The best time to travel to Haiti is from November to March. This is the dry period of the country. The hurricane season lasts from August to October. There are different rainy periods in the north and south. In the north the rainy season is from October to May, in the south it is from May to October. Usually the rainy season means a short, heavy shower. Due to the subtropical climate, the sun shines all year round. The temperatures range from 25 to 35 degrees.
Everyone must take out travel and health insurance before leaving for Haiti. Whether Haiti is covered by your policy differs per insurance policy. In most cases this will not be a problem. If not, we recommend that you check with one of the following international insurance companies: Global Underwriters or IATI Travel Insurance. They have different packages and you can put together exactly what works best for you.
You do not need a visa for a trip to Haiti. You will receive a stamp in your passport upon arrival, after which you can stay up to 90 days.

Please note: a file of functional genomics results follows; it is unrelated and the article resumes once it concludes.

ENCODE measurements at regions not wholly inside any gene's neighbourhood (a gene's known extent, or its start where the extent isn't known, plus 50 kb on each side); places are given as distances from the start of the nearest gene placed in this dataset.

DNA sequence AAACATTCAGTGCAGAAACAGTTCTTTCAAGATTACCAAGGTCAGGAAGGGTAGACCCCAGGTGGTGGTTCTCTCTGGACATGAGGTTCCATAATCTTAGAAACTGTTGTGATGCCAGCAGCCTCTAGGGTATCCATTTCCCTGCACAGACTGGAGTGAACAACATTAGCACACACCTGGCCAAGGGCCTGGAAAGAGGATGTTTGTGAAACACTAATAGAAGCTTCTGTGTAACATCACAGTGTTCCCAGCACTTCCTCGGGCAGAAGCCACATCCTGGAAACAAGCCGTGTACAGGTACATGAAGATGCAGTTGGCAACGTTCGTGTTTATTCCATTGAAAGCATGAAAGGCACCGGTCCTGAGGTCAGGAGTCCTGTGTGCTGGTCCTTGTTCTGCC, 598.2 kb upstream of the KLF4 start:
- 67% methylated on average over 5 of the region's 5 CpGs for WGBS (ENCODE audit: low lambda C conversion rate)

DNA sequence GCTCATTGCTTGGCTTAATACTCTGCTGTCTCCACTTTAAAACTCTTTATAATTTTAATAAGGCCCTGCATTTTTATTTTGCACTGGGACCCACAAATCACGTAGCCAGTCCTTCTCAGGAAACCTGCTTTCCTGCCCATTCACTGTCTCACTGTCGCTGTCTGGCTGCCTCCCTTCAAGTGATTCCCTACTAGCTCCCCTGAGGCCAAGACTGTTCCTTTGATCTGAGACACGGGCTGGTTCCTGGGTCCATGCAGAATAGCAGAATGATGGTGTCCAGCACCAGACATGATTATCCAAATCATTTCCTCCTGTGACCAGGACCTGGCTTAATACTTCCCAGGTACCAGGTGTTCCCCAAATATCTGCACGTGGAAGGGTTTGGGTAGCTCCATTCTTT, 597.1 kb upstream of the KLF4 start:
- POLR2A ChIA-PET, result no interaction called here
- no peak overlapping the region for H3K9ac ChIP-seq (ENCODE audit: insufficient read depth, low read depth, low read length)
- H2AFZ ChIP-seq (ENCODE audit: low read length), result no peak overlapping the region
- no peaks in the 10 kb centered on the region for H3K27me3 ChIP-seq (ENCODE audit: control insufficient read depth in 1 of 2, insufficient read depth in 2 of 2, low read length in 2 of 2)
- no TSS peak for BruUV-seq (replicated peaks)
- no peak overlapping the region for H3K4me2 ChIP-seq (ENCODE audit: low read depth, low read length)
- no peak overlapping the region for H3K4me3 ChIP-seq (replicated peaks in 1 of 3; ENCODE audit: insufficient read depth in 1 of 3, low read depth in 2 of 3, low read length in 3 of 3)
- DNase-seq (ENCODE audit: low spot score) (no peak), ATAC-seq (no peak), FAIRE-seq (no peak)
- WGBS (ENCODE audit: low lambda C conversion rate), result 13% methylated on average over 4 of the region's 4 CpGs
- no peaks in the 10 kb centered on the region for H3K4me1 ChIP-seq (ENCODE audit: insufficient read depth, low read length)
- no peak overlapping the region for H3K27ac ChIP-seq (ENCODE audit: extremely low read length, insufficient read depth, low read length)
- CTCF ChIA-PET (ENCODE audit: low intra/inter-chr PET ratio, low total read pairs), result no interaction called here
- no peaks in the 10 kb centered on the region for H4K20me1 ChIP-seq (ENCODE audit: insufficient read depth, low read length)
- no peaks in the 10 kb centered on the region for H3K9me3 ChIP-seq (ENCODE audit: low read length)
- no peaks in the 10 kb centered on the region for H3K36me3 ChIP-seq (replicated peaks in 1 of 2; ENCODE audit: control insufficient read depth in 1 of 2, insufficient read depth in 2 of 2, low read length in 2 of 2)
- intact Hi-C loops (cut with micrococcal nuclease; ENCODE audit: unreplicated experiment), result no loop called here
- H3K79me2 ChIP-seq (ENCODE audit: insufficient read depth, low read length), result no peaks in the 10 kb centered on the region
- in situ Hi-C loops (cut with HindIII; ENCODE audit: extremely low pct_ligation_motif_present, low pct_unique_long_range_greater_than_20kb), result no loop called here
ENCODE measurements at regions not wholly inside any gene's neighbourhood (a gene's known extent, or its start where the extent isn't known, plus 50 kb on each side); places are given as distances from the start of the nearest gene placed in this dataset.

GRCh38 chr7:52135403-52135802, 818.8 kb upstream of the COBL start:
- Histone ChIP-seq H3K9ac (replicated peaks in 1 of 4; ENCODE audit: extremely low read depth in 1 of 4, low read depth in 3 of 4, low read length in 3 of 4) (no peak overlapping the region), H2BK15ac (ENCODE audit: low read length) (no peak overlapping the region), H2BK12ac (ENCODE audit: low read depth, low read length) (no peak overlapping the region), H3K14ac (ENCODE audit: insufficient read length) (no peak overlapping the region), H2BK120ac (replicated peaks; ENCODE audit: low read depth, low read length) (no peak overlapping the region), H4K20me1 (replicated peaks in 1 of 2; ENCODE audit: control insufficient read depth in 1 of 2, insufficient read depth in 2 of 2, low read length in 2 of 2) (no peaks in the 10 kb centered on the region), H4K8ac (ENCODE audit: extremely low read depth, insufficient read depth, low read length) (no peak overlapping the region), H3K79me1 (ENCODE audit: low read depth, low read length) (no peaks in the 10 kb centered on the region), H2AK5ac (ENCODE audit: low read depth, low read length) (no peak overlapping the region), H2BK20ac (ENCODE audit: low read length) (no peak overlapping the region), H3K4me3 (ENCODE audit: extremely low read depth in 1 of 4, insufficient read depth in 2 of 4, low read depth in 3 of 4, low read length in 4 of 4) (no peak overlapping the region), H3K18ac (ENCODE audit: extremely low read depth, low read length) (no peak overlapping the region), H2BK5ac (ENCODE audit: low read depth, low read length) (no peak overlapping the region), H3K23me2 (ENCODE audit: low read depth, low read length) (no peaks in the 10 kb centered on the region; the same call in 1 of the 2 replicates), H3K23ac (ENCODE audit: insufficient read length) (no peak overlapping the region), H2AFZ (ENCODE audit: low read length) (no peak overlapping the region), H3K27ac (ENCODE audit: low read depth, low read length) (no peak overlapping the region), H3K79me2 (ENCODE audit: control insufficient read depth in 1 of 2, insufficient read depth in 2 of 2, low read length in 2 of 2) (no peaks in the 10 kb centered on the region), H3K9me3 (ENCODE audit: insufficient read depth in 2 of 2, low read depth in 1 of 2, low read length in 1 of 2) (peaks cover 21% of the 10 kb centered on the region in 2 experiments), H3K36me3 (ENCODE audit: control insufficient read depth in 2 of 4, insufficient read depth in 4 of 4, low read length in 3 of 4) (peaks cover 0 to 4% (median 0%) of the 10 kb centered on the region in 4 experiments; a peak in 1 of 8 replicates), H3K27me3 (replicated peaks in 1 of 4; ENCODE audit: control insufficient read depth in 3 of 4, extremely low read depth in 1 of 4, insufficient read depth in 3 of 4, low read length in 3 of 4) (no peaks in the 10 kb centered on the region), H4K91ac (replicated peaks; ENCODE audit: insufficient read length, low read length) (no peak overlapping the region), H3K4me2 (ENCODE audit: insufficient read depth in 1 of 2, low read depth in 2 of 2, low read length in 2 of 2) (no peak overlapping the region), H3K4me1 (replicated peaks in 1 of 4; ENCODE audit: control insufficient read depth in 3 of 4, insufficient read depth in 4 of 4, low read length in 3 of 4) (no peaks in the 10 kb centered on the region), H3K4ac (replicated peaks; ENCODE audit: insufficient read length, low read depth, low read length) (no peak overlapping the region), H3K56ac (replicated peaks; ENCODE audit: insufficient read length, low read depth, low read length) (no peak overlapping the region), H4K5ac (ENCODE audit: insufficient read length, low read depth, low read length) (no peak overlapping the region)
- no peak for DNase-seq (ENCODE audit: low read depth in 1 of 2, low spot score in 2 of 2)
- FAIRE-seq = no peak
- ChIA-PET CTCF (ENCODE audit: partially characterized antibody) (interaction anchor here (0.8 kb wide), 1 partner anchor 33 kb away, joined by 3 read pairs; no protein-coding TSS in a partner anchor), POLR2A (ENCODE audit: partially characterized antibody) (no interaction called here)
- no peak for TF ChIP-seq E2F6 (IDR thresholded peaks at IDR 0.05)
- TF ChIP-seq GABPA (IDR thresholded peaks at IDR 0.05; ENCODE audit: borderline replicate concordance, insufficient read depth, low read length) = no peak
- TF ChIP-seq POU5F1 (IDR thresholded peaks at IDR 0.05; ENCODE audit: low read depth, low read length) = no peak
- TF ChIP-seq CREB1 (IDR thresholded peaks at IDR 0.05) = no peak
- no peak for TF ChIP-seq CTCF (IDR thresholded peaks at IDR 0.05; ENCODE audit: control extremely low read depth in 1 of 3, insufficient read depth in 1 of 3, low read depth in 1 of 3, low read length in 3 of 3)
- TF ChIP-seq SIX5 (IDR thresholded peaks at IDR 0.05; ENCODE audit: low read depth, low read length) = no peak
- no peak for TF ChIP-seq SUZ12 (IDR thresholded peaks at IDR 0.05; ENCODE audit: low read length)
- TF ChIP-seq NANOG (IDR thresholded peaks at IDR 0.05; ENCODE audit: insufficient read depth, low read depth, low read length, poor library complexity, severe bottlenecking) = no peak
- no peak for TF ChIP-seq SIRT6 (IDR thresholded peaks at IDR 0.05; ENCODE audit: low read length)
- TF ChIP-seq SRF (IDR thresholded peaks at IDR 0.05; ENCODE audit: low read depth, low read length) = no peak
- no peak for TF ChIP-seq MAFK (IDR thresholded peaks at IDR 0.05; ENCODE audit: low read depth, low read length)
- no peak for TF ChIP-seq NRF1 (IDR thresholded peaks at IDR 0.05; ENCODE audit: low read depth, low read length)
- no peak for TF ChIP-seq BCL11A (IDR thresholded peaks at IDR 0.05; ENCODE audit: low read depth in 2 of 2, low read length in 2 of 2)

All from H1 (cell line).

Haiti uses the time zone UCT -5.
Haiti has no difference between summer and winter time.
Haitians pay with the Haitian Gourde. It is best to pay with cash in Haiti. There are ATM machines, but they are not very reliable. So make sure you have enough cash on you.
It is best to exchange money with the guide, he knows where good money exchange places are and can help you with a good exchange rate. It is wise to bring American Dollars, they are accepted everywhere and can easily be changed. For the most recent exchange rate, visit www.xchange.com .
Of course it mainly depends on yourself how much you actually spend, but as a guideline we advise approximately € 40 to € 50 per day, which should be enough. If you would like to buy souvenirs, you better bring something extra. Soft drinks usually cost around € 1 and a meal between € 5 and € 12.
Tipping local guides is always encouraged. They don’t earn much in this part of the world and it often makes a big difference to them. Of course this is according to your own preference.